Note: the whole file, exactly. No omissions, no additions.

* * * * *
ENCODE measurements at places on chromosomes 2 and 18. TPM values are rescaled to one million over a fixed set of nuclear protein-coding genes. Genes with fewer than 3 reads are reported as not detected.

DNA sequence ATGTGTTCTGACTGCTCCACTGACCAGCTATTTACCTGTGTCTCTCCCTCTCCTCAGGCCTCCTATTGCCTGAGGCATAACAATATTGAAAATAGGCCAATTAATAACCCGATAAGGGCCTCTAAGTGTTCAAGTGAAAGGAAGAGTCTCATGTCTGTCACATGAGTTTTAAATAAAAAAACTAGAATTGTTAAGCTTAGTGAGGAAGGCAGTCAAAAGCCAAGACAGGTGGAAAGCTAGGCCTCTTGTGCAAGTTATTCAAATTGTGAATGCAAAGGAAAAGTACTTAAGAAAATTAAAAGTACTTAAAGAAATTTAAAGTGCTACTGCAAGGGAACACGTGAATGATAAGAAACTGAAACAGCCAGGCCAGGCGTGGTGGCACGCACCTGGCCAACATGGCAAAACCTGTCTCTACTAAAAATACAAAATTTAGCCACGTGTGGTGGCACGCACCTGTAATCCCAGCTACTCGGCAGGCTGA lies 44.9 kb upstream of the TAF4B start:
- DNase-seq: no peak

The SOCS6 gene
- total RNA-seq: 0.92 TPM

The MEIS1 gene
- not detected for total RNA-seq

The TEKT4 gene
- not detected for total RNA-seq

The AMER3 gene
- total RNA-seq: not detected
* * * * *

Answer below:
ENCODE measurements at places on chromosomes 2 and 18. TPM values are rescaled to one million over a fixed set of nuclear protein-coding genes. Genes with fewer than 3 reads are reported as not detected.

DNA sequence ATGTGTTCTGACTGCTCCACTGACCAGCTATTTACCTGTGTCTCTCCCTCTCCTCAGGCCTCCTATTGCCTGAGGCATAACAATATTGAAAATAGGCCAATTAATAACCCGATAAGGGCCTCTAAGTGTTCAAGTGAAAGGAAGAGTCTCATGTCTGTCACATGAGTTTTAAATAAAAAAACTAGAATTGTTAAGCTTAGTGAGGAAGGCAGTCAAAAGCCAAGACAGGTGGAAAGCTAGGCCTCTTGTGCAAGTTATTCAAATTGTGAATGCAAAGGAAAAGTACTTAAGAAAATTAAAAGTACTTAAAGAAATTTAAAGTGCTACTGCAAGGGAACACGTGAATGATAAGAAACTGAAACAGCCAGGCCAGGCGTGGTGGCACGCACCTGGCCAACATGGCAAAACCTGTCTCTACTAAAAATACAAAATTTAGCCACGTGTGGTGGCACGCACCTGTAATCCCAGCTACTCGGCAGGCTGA lies 44.9 kb upstream of the TAF4B start:
- DNase-seq: no peak

The SOCS6 gene
- total RNA-seq: 0.92 TPM

The MEIS1 gene
- not detected for total RNA-seq

The TEKT4 gene
- not detected for total RNA-seq

The AMER3 gene
- total RNA-seq: not detected